Feelin’ Hot Hot Hot: Red Pepper Sauce

2016-1002-img_6810-fermented-hot-sauce-finishedI’ve got the hots for hot sauce. With half a peck of peppers, I held my own red sauce cook-off. Over the past few weeks, I have tried five or six approaches, and there are more to come. Here’s one that ups the ante on Sriracha. It’s more vivid and intense because it ferments.

The sauce is super simple to make. Grind red jalapeno peppers, garlic and salt to a paste in a food processor and ferment it for a week before adding vinegar and lime juice (and a tad of sugar or honey) for a second week-long ferment. Other red peppers such as Fresnos would also work. The sauce is very versatile, and addictive. The first batch was so popular that I’ve already started three more. I also found that peppers fermented for one week were fine without the vinegar and lime juice. It’s just a fresher condiment, and more raw.

2016-1029-img_6885-fermenting-red-hot-sauceI saw the recipe online at Bon Appetit (“Fresh-Chile Hot Sauce” dated August 2015), which says that you can make it six months ahead. That could mean it keeps that long, but trust me, it won’t last. I’m already wondering what to do when the stash runs out before peppers turn red on the vine next fall.

Fermented Red Pepper Sauce adapted from Bon Appetit online

1 lb red chile peppers (such as jalapeno, Fresno or Holland)

2 large cloves of garlic, coarsely chopped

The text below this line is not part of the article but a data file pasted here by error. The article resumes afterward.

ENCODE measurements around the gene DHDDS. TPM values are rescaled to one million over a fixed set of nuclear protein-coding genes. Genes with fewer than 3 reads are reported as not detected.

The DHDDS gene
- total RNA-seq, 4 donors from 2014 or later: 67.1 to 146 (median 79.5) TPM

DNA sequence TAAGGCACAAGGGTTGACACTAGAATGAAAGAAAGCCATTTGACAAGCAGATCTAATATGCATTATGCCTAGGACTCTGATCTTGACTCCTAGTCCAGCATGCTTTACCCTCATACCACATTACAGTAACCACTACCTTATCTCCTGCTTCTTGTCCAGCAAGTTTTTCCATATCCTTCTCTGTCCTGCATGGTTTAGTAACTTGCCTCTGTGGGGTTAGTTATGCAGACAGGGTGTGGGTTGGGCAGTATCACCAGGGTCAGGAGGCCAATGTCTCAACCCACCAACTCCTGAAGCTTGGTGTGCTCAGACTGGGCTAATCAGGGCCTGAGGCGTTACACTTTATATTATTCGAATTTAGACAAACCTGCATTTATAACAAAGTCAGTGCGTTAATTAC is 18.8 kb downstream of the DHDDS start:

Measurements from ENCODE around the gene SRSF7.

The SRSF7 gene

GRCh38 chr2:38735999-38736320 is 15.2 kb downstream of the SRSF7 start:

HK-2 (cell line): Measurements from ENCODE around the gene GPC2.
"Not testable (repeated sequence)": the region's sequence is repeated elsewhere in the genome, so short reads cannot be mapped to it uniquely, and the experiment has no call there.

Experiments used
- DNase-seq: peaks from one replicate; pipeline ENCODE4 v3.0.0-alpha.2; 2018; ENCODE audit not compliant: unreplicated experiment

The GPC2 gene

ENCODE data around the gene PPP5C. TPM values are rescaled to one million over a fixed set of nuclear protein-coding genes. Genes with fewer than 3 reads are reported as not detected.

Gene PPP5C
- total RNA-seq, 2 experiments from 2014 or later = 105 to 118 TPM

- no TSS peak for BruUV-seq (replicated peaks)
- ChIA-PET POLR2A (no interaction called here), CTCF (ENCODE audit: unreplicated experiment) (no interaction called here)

2 tbsp kosher or pickling salt

1/2 c distilled white vinegar, good quality, 5%

½ c fresh lime juice

1 tbsp sugar or honey (optional)

Trim the peppers, removing stems, internal ribs and most of the seeds. Wear rubber gloves and make sure not to touch your eyes or mouth. (Seeds are the hottest part of peppers, so if you want to adjust the heat upward, include more seeds.) Place the peppers, garlic and salt in the bowl of a food processor and buzz to a fine paste, periodically scraping down the sides of the bowl. Transfer to a clean glass jar. Cover with cheesecloth secured by a rubber band. Set aside at room temperature for seven days to ferment. If you ferment longer, the flavor will become more pronounced.

Transfer the chili mixture to a food processor, add vinegar, lime juice, and sugar or honey, and puree until smooth. Pour back into a clean glass jar. Cover with cheesecloth secured by a rubber band. Set aside at room temperature for at least two days and up to five days to continue the fermentation process.

Blend again in a food processor and store in the refrigerator in a clean glass jar, for up to six months.

Makes about 1 pint.

Categories: Condiments, Peppers, PreservingTags: ,

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